HARRISBURG, Pa. -- Overdose victims in Pennsylvania could receive more than the antidote Narcan, if a state house bill under discussion becomes law.
House Bill 1501 proposes that anyone who survives a drug overdose will be forced to get help for their addiction or face prosecution.
Currently, Pennsylvania's 'Good Samaritan' law protects people who overdose from prosecution, as they are considered victims, but some believe that law doesn't do enough.
Getting treatment with the opioid overdose antidote Narcan, could soon come with a catch.
White Rose Ambulance vice-president of operations Ted Hake said "it addresses a problem that probably everyone of our full-time EMS providers sees, each one of them knows at least one patient that they've encountered more than once for an opioid overdose."
State Representative Frank Burns (D-Cambria County) said "we felt there needed to be consequences for their actions. They had to take responsibility for overdosing on drugs."
The bill introduced by Burns proposes that a person may not be charged, and shall be immune from prosecution if they participate in a drug treatment program within 30 days.
"Law enforcement and the judicial system will monitor that the person goes to rehab, if not, a warrant will be issued for their arrest and they will be arrested," Burns said.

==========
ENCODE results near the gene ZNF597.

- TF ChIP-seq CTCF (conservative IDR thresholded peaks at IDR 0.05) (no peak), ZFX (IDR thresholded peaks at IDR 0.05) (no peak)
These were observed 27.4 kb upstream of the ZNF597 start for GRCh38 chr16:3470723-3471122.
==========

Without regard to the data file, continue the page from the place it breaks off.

"Frequently, family members, if they're present, reach out to us and they ask what can be done and we're limited," Hake said.
Pennsylvania's 'Good Samaritan' law currently protects overdose victims from prosecution when they're life is spared from drug use.
"We want to go out and help. We want people to call, but quite honestly, we are delaying the inevitable if the patient doesn't get long term help with their addiction," Burns said.
House Bill 1501 is the latest plan of attack on the heroin crisis in Pennsylvania.
"We certainly get lots of calls for help. We go on 400 opioid overdoses a year here at White Rose Ambulance," Hake said.
"It's insane for us to keep, and constantly just putting these people back out on the streets without providing them with a solution to the root cause of their problem," Burns said.
Burns wants the state to sue pharmaceutical companies to get them to foot the bill for drug treatment. He believes its those companies that helped create the epidemic, and should pay to fix it.